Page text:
I noticed at the weekend that there were some unexpected plants still flowering up on the plain: small splashes of colour in amongst the old seed heads and the general brown of autumn. The sun was out the day before yesterday – now and again – so I thought I’d take the camera with me when I walked the dogs, to see what I could find.
These are the flower species I came across on an approximately three mile dog walk. Pretty much in order of appearance:
Red Clover, about ten flowers seen during the length of the walk. Some yellow flowers that look a bit like a small Dandelion – Cat’s Ear or Hawkbit? – maybe twenty of these along the way and none of them fully open. A single Dandelion, scrunched up and hiding in the grass. One clump of ragwort. Ten or more small Umbellifers (this is the family that has white, clustered-together flowers in the shape of an umbrella, which includes parsley, carrots, Ground Elder, Watercress [as I’ve just learned], and more than 3,500 other species around the world including the one here which I failed to identify).
I saw five or six Knapweed flowers, one or two on exposed ground as well as a couple in a sheltered spot. What were any of them doing in flower in the second half of November? The last time I remember seeing them was in mid or maybe late summer and they were covered in butterflies.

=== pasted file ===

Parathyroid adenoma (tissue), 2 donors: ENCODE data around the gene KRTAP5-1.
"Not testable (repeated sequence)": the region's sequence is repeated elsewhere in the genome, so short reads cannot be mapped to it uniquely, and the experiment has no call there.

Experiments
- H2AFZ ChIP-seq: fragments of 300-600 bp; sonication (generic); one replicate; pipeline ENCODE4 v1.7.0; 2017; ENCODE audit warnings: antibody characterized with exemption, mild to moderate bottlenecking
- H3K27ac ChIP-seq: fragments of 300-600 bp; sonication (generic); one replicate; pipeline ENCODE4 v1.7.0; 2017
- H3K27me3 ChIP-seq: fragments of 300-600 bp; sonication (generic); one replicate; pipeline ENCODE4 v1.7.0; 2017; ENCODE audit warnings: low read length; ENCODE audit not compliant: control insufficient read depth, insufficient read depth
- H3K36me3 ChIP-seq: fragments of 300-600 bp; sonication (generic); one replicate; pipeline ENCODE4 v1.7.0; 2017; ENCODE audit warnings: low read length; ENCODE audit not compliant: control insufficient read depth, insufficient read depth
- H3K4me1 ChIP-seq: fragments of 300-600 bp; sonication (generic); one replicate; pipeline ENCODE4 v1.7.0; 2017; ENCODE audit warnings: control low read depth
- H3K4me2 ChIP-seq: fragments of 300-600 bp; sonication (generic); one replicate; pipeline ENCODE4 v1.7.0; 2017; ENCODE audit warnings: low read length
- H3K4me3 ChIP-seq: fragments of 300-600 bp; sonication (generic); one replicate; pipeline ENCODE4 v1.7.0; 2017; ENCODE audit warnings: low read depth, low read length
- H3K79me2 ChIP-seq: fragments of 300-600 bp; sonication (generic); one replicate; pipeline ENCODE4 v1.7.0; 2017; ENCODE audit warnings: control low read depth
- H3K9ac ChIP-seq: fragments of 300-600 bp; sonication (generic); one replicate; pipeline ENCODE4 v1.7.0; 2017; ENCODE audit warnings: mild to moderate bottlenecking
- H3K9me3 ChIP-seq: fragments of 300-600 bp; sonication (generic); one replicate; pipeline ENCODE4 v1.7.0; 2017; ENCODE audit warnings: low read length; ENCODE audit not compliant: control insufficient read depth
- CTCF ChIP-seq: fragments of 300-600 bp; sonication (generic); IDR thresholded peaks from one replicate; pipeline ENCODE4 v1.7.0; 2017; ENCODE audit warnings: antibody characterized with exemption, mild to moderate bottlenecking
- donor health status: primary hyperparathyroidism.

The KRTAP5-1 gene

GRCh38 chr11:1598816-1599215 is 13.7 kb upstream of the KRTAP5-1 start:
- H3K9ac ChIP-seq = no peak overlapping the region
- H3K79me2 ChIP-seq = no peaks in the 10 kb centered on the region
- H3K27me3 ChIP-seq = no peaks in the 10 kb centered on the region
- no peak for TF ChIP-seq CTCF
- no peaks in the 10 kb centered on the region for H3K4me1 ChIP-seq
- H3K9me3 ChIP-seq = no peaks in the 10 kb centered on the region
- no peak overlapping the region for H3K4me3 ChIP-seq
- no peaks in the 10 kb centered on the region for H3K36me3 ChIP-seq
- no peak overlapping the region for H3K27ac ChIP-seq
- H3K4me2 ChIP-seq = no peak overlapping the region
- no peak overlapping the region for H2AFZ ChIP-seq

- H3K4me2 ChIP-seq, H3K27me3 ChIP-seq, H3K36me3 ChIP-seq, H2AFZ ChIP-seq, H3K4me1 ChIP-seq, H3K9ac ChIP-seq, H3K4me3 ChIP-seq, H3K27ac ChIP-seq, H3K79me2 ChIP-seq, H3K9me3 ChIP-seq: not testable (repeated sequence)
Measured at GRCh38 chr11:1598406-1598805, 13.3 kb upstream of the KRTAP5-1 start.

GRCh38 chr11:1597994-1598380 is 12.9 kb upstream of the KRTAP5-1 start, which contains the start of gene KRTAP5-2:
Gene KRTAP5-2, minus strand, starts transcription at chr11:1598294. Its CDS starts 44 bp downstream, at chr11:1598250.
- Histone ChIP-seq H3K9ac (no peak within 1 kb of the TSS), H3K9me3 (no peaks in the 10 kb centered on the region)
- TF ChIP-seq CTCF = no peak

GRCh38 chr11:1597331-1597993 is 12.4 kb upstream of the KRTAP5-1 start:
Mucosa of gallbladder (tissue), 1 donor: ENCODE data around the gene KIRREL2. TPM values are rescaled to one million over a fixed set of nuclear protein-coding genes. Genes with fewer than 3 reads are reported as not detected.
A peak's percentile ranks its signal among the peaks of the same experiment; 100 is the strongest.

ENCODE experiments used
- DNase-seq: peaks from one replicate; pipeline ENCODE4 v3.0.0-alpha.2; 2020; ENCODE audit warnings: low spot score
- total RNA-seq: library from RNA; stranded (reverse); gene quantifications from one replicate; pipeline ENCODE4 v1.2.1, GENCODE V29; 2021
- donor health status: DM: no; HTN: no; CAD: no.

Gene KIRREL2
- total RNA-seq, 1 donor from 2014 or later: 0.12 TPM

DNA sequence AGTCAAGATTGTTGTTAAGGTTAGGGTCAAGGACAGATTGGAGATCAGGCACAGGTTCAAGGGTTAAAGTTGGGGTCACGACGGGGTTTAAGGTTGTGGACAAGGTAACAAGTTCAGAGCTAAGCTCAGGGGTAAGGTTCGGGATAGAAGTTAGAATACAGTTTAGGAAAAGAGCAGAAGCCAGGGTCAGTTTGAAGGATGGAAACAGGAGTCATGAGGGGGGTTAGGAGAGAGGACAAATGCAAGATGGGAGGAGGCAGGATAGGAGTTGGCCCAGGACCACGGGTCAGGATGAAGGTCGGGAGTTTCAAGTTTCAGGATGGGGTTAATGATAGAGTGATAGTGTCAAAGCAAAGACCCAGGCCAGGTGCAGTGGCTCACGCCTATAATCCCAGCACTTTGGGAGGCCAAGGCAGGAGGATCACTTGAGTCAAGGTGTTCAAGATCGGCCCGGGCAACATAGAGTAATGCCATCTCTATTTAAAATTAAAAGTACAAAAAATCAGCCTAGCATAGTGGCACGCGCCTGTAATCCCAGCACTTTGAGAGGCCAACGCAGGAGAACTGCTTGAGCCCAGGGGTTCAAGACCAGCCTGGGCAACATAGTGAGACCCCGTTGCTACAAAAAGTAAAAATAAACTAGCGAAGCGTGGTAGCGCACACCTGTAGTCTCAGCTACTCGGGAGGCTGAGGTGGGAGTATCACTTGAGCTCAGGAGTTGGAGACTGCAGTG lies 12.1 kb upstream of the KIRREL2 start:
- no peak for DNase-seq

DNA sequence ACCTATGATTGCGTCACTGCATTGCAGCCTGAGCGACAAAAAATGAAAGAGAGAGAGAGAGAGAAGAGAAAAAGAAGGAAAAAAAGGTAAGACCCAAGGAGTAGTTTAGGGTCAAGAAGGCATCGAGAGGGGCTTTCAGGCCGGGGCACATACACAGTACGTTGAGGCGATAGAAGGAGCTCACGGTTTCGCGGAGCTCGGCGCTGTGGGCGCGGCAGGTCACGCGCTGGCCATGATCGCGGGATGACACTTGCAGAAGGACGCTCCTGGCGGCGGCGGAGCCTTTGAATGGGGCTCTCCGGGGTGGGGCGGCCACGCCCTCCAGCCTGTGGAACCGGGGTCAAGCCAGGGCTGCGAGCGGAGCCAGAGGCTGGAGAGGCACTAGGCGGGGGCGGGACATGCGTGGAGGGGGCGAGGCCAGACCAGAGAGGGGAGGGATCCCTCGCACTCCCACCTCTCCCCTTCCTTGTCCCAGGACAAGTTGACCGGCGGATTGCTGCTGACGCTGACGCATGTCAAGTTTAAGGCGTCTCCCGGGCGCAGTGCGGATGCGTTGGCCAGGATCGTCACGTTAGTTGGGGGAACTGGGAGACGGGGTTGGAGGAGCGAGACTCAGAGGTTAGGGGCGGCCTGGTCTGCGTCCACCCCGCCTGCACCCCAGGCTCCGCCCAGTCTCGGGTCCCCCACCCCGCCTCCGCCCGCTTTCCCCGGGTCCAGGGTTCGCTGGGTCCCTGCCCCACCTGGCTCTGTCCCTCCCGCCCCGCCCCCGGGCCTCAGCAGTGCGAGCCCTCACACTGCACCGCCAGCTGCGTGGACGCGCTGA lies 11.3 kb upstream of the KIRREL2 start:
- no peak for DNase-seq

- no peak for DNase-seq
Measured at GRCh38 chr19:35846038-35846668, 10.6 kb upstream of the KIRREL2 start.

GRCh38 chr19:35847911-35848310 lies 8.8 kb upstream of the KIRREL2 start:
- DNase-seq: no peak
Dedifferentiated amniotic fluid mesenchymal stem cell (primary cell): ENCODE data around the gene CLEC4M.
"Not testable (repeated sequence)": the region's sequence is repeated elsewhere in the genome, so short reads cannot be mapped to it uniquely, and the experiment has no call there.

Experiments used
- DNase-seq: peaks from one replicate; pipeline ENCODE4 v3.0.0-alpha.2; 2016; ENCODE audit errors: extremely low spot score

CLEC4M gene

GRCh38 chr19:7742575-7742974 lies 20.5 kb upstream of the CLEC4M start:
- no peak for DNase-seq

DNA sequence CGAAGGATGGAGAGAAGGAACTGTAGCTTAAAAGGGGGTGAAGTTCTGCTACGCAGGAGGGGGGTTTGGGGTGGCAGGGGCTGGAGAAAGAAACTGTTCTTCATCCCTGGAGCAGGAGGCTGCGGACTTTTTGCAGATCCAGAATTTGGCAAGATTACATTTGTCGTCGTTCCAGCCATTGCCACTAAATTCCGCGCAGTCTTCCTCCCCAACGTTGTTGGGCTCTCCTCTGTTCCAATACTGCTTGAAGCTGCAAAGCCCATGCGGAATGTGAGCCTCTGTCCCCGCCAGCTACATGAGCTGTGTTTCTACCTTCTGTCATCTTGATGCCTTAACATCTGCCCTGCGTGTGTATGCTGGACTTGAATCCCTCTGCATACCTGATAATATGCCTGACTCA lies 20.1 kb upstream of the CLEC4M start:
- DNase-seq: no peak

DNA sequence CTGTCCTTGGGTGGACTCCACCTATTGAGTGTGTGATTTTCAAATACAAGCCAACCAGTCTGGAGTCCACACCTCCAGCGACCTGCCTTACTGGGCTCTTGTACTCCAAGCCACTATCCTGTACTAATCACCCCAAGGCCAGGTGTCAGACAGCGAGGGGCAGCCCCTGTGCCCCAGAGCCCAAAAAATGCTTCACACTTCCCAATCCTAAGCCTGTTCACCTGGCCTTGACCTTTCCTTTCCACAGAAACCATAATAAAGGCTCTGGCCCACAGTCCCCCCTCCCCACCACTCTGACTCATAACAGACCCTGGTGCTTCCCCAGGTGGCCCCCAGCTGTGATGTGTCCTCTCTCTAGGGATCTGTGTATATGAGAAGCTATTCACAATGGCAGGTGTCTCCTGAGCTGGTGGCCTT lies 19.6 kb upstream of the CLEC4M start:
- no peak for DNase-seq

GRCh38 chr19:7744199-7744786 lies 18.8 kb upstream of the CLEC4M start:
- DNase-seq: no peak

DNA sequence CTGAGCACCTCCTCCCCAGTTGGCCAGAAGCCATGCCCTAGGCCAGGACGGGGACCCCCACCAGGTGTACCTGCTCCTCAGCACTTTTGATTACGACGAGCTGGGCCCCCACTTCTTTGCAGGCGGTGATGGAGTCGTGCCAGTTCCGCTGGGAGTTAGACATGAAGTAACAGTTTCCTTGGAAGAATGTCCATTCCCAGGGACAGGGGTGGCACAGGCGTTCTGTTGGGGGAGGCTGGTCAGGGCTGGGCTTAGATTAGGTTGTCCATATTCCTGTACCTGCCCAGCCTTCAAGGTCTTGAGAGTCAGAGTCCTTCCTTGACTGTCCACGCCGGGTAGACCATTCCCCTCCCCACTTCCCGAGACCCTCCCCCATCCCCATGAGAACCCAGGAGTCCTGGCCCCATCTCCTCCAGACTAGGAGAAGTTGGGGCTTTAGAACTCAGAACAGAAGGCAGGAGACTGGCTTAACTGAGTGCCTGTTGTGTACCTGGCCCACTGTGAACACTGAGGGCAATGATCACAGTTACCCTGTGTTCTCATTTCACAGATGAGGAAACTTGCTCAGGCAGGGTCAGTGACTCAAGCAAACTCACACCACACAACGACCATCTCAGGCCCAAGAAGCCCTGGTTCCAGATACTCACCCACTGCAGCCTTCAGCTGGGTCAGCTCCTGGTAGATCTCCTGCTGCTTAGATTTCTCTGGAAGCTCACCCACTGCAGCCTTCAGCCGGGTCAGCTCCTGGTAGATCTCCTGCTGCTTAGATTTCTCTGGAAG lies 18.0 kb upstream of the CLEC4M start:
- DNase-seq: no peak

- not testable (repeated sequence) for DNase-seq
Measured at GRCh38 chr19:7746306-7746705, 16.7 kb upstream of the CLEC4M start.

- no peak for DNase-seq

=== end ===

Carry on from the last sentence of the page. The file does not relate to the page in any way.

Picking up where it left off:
Then there was one single yellow Vetch of some kind, two tiny Harebells and a single Buttercup. A Buttercup in November?
The Oxe Eye Daisy was another surprise – just one of them seen. And then another type of Umbellifer – Yarrow, I think – two or three of these in a sheltered lane. And a couple of Scabius flowers, in the same sheltered lane – another flower popular with butterflies and normally seen from June to September.
It was a surprising variety to find on November 19th, I thought.
Why would any of these species be flowering so late in the year? There are no bees or butterflies around to pollinate them. There was a fly on the Scabius flower (above right) but it didn’t look like it would be much use.
Perhaps the late flowering is a kind of natural selection insurance policy against the possibility of a changing climate, one of the natural variations that might prove successful as the environment changes. But for the seasons to change that much the planet would probably have to shift on its axis. Maybe they’re just mutations, genetic mistakes that are unlikely to reproduce. Perhaps a bit of both. Whatever, if the amount each species was in flower over the season was represented by a bell curve, these late flowering examples would be at the flat-lining stage at the end: they have to be the very last flowers of the year.
It’s intriguing to see the different species still in flower, but their presence in the landscape doesn’t really raise the spirits and their generally stunted appearance doesn’t dampen them either. The main feeling is of being a bit mystified as to why, at this time of year, they’re flowering at all.
It’s not uncommon to see any of these species flowering on the Plain late in the year, especially as the autumn has been relatively mild. I’ve been observing late-flowering Vicia species and Onobrychis (Sainfoin), second blooms on crab apple and sloe too. I took photos of honey bees nectaring on Mahonia in the garden where I was working on Sunday. 🙂
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